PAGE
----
• Giving a child or permitting a child to consume or inhale a poisonous or noxious substance not prescribed by a physician that has the capacity to interfere with normal physiological functions;
      • Giving a child or permitting a child to consume or inhale a substance not prescribed by a physician that has the capacity to alter the mood of the child, including, but not limited to, the following: marijuana, alcohol (excluding certain established religious ceremonies), a narcotic or an over-the-counter drug if a person purposefully administers an overdose to a child or purposefully gives an inappropriate over-the-counter drug to a child and the child is detrimentally impacted by the overdoes of the over-the-counter drug;
      • Exposing a child to a chemical that has the capacity to interfere with normal physiological functions, including, but not limited to, a chemical used or generated during the manufacture of methamphetamine;
      • Subjecting a child to Munchausen syndrome by proxy or a factitious illness by proxy if the incident is confirmed by medical personnel; or
      • Recruiting, harboring, transporting, or obtaining a child for labor or services, through force, fraud, or coercion, for the purpose of subjection to involuntary servitude, peonage, debt bondage, or slavery.
    • “Abuse” does not include physical discipline of a child when it is reasonable and moderate and is inflicted by a parent or guardian for purposes of restraining or correcting the child.
  • “Child” means a person under the age of 18.
  • “Child maltreatment” means abuse, sexual abuse, neglect, sexual exploitation, or abandonment.
  • “Sexual Abuse” means:
    • By a person 14 years of age or older to a person younger than 18 years of age:
      • Sexual intercourse, deviate sexual activity, or sexual contact by forcible compulsion;
      • Attempted sexual intercourse, deviate sexual activity, or sexual contact by forcible compulsion;
      • Indecent exposure; or
      • Forcing the watching of pornography or live sexual activity;
    • By a person 18 years of age or older to a person not his or her spouse who is younger than 15 years of age:
      • Sexual intercourse, deviate sexual activity, or sexual contact;
      • Attempted sexual intercourse, deviate sexual activity, or sexual contact; or
      • Solicitation of sexual intercourse, deviate sexual activity, or sexual contact;
    • By a person 20 years of age or older to a person not his or her spouse who is younger than 16 years of age:
      • Sexual intercourse, deviate sexual activity, or sexual contact;
      • Attempted sexual intercourse, deviate sexual activity, or sexual contact; or
      • Solicitation of sexual intercourse, deviate sexual activity, or sexual contact;
    • By a caretaker to a person younger than 18 years of age:
      • Sexual intercourse, deviate sexual activity, or sexual contact;
      • Attempted sexual intercourse, deviate sexual activity, or sexual contact;
      • Forcing or encouraging the watching of pornography;
      • Forcing, permitting, or encouraging the watching of live sexual activity;
      • Forcing the listening to a phone sex line; or
      • An act of voyeurism;
    • By a person younger than 14 years of age to a person younger than 18 years of age:
      • Sexual intercourse, deviate sexual activity, or sexual contact by forcible compulsion; or
      • Attempted sexual intercourse, deviate sexual activity, or sexual contact by forcible compulsion; or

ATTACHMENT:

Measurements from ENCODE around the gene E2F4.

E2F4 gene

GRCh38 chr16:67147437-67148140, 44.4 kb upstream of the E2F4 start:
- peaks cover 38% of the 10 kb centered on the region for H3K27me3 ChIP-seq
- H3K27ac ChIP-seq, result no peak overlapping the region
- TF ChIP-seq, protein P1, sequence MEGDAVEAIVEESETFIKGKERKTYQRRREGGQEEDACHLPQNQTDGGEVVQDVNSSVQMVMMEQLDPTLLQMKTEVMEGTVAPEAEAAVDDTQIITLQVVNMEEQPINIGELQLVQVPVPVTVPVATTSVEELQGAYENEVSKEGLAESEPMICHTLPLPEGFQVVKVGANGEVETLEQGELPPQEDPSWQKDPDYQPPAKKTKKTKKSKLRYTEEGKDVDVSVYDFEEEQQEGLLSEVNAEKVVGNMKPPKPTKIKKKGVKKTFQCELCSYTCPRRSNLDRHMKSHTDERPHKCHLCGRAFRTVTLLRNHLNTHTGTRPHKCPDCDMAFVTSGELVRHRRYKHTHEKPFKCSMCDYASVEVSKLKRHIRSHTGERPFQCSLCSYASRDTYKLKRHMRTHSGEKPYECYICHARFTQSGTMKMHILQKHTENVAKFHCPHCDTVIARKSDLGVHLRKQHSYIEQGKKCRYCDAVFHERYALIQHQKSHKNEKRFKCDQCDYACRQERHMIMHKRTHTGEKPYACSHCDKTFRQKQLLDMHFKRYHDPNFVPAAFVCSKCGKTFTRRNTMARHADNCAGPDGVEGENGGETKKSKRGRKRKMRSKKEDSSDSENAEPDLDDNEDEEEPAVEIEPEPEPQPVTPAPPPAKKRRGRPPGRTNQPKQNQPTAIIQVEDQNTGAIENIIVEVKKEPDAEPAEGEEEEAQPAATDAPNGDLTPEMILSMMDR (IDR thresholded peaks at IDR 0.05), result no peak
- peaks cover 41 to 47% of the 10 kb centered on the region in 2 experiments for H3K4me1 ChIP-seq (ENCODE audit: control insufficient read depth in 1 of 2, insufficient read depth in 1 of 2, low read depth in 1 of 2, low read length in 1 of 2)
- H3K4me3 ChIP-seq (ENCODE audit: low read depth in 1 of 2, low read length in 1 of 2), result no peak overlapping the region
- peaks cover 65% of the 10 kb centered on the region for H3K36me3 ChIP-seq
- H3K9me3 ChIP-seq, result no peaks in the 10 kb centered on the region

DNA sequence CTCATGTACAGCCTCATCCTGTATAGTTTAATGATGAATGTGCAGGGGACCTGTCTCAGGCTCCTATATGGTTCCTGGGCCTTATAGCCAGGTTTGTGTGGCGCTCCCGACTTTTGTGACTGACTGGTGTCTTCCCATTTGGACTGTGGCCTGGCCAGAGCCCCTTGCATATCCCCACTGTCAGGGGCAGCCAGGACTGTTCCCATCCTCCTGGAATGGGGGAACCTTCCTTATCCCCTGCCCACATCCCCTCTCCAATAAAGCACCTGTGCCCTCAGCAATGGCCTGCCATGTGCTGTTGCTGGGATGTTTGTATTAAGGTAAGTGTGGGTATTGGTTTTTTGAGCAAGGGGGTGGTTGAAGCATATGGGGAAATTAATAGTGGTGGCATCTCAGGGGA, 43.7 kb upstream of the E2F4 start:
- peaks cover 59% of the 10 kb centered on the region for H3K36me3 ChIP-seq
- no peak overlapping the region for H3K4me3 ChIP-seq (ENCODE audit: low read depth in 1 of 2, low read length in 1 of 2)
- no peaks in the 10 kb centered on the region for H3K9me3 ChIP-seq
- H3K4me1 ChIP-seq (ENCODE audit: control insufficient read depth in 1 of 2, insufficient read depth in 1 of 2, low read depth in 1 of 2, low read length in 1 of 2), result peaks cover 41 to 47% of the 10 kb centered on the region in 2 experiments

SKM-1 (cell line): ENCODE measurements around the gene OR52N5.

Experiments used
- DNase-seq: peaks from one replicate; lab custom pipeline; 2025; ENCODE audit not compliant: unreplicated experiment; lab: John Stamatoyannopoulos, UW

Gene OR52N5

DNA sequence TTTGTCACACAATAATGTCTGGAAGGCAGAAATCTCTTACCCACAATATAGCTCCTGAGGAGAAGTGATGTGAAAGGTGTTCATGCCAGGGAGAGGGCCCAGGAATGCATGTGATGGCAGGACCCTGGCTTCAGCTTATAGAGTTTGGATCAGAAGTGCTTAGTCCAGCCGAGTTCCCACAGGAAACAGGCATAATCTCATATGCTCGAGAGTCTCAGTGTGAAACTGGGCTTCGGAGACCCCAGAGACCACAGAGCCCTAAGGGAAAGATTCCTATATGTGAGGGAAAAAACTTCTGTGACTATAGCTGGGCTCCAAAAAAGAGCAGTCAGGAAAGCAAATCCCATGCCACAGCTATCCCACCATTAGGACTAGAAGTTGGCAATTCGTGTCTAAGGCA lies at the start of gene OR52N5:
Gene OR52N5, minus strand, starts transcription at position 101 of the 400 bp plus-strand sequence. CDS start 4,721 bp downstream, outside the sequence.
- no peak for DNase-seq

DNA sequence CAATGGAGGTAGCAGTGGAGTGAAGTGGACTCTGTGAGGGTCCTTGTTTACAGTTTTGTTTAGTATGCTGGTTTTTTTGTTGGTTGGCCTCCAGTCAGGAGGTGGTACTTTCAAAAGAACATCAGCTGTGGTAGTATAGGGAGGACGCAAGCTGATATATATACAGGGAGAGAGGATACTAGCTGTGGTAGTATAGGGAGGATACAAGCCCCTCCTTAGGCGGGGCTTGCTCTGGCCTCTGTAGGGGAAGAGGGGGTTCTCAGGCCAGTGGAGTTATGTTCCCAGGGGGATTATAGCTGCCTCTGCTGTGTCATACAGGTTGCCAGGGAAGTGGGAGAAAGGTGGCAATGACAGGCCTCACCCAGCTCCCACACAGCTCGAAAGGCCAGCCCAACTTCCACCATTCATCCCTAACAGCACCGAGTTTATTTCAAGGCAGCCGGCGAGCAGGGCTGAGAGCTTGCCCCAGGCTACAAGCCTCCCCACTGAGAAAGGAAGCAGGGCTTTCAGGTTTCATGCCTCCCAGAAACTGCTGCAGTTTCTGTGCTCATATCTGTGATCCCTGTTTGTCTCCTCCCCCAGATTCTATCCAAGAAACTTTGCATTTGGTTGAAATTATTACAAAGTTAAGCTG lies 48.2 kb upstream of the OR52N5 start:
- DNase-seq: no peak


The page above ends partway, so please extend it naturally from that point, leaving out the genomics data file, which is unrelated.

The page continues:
• By a person eighteen (18) years of age or older to a person who is younger than eighteen (18) years of age:
      • Recruiting, harboring, transporting, obtaining, patronizing, or soliciting of a child for the purpose of a commercial sex act.
  • “Sexual Exploitation” means:
    • (A) allowing, permitting, or encouraging participation or depiction of the child in:
      • prostitution;
      • obscene photography; or
      • obscene filming; or
    • (B) obscenely depicting, obscenely posing, or obscenely posturing a child for any use or purpose.

What timing and procedural requirements apply to reports?

  • Reports must be made immediately.

What information must a report include?

  • Not specified by statute. However, the Child Abuse Hotline must accept a report that is of:
    • An allegation of child maltreatment or suspected child maltreatment that if found to be true, would constitute child maltreatment as defined;
    • The death of a child that:
      • Is sudden and unexpected; and
      • Was not caused by a known disease or illness for which the child was under a physician's care at the time of death; or
      • Is reported by a coroner or county sheriff under section 20-15-502.
    • Sufficient identifying information is provided to identify and locate the child or the child's family; and
    • The child or the child's family is present in Arkansas or the incident occurred in Arkansas.
    • Reporters to the Child Abuse Hotline may remain anonymous.

Anything else I should know?

  • A privilege or contract shall not prevent a person from reporting child maltreatment when he or she is a mandated reporter and required to report.
  • An employer or supervisor of an employee identified as a mandated reporter shall not prohibit an employee or a volunteer from directly reporting child maltreatment to the Child Abuse Hotline.
  • An employer or supervisor of an employee identified as a mandated reporter shall not require an employee or a volunteer to obtain permission or notify any person, including an employee or a supervisor, before reporting child maltreatment to the Child Abuse Hotline.
  • A mandated reporter who knowingly fails to notify the Child Abuse Hotline of child maltreatment or suspected child maltreatment commits a Class A misdemeanor.
  • A mandated reporter who recklessly fails to notify the Child Abuse Hotline of child maltreatment or suspected child maltreatment commits a Class C misdemeanor.
  • A mandated reporter who purposefully fails to notify the Child Abuse Hotline of child maltreatment is civilly liable for damages proximately caused by such failure.

Statutory citation(s):

Arkansas Child Maltreatment Act, Ark. Code Ann. §§ 12-18-103, 12-18-201, 12-18-202, 12-18-206, 12-18-302, 12-18-402.